145: Hormone Secrets

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By Dr. Karl Goldkamp. Discovered by Player FM and our community — copyright is owned by the publisher, not Player FM, and audio is streamed directly from their servers. Hit the Subscribe button to track updates in Player FM, or paste the feed URL into other podcast apps.

We are bringing you Part 3 of our four-part investigation into how people differ from one another, despite having similar conditions like obesity, fatty liver, infertility, or hormone imbalances.

The data that we are covering in this investigation shows us how to help people return to health from their current situation, condition, or disorder.

Today, Dr. Karl follows up on how we measure micronutrient deficiencies.

A new era of malnutrition

Malnutrition is no longer about people not having enough food. It is about not having nutrients.

Intracellular micronutrient assessments

When we look at people with intracellular micronutrient assessments, we go deep. Most people find that they have several unknown nutrient deficiencies.

The Dutch Test

The Dutch Test is a convenient 22-hour urine test, measured at four different places. It will give a graph to show the rise and fall of your hormones over that period.

Doing the work

The people who do Dr. Karl’s program need to be prepared to do the work which is to document their food diary and attend weekly meetings.

Peri- or post-menopausal women

The estrogens in peri or post-menopausal women are generally low. Their goal is to have a balance of estrogens. There is a panel to measure how the estrogen in both men and women is getting broken down. If estrogen does not get broken down properly, it becomes toxic and could cause cancer.

Cortisol

The hormone panel also measures how much cortisol people are producing. A low ability to produce cortisol is known as Addison’s disease. Too much cortisol production is known as Cushing's disease.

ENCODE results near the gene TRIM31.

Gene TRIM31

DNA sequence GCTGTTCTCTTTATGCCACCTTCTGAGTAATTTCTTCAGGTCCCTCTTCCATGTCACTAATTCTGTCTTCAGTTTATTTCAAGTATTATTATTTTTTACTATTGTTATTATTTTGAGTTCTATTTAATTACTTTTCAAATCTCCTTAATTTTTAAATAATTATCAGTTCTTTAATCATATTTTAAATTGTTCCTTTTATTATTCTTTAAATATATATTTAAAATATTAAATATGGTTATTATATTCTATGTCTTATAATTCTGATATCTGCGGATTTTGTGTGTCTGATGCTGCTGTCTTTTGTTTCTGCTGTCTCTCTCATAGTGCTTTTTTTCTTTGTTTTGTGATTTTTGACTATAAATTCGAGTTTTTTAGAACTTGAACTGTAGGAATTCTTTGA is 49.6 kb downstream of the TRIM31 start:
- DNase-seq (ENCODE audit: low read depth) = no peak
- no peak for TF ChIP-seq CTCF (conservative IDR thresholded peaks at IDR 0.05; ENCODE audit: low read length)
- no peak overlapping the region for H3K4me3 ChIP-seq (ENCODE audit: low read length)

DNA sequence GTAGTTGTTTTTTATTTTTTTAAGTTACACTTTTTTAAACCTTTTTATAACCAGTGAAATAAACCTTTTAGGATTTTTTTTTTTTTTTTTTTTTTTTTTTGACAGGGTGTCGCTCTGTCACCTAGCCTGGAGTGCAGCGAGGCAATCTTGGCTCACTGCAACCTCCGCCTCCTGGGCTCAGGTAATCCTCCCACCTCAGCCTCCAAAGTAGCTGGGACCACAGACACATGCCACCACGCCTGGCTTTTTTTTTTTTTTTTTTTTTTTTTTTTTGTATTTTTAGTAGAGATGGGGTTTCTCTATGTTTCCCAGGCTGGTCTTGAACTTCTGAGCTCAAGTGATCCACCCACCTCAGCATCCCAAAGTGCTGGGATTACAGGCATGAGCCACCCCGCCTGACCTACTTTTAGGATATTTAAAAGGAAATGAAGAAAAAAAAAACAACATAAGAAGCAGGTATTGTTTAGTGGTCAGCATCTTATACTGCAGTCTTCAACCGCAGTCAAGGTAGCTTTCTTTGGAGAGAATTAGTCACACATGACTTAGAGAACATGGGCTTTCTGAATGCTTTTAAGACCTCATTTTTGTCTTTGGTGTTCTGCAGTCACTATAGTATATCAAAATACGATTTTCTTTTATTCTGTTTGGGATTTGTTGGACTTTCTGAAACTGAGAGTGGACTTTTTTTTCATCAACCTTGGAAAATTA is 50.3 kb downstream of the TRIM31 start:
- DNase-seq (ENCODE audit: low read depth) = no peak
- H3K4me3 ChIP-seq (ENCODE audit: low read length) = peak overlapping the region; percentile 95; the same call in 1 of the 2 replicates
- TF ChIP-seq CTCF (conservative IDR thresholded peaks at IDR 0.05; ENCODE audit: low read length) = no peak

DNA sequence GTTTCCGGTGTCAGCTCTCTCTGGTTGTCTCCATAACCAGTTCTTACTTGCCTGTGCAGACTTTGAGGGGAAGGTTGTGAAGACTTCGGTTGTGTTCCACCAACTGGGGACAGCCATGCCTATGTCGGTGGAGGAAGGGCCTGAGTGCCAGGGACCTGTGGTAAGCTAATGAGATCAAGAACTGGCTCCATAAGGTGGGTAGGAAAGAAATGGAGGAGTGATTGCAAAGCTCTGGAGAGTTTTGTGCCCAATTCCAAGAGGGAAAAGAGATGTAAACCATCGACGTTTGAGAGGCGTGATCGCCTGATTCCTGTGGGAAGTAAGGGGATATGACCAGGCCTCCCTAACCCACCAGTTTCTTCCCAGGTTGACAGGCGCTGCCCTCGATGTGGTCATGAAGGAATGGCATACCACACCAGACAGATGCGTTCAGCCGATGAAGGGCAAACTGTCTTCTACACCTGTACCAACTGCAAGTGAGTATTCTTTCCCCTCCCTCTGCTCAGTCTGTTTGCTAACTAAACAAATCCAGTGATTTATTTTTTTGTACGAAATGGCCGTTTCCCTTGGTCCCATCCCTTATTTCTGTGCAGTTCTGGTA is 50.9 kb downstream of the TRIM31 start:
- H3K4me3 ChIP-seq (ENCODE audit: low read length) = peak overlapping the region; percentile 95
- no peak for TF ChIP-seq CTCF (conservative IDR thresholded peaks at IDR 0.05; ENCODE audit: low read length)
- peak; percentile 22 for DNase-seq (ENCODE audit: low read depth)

Testosterone

The hormone panel looks at the testosterone levels in both men and women. All estrogens came from testosterone. Pre-diabetic men who are obese often tend to have chronically high blood sugar, which converts testosterone almost immediately into estrogen. That shows up as low testosterone even though they produce it because it gets converted so quickly.

Diet

By working on the diet aspect and reducing blood sugar levels, cortisol will drop, and men will not experience the immediate conversion from testosterone to estrogen.

The metabolic mitochondrial aspects of infertility

High insulin levels are often the cause of infertility, so women struggling with infertility need to track their blood sugar and their insulin levels. Women with infertility often have a relative increase in testosterone because they have a decreased amount of sex hormone-binding globulin.

Crohn’s disease and colitis

The person with Crohn’s disease and the person with ulcerated colitis would more than likely have balanced testosterone. They would need to get their glucose and insulin levels down.

The estrogen panel

With the estrogen panel, we also look at precursors for various neurotransmitters.

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Links to Articles:

Liver and hormone imbalance: What you need to know

Endocrine Changes in Obesity

192 episodes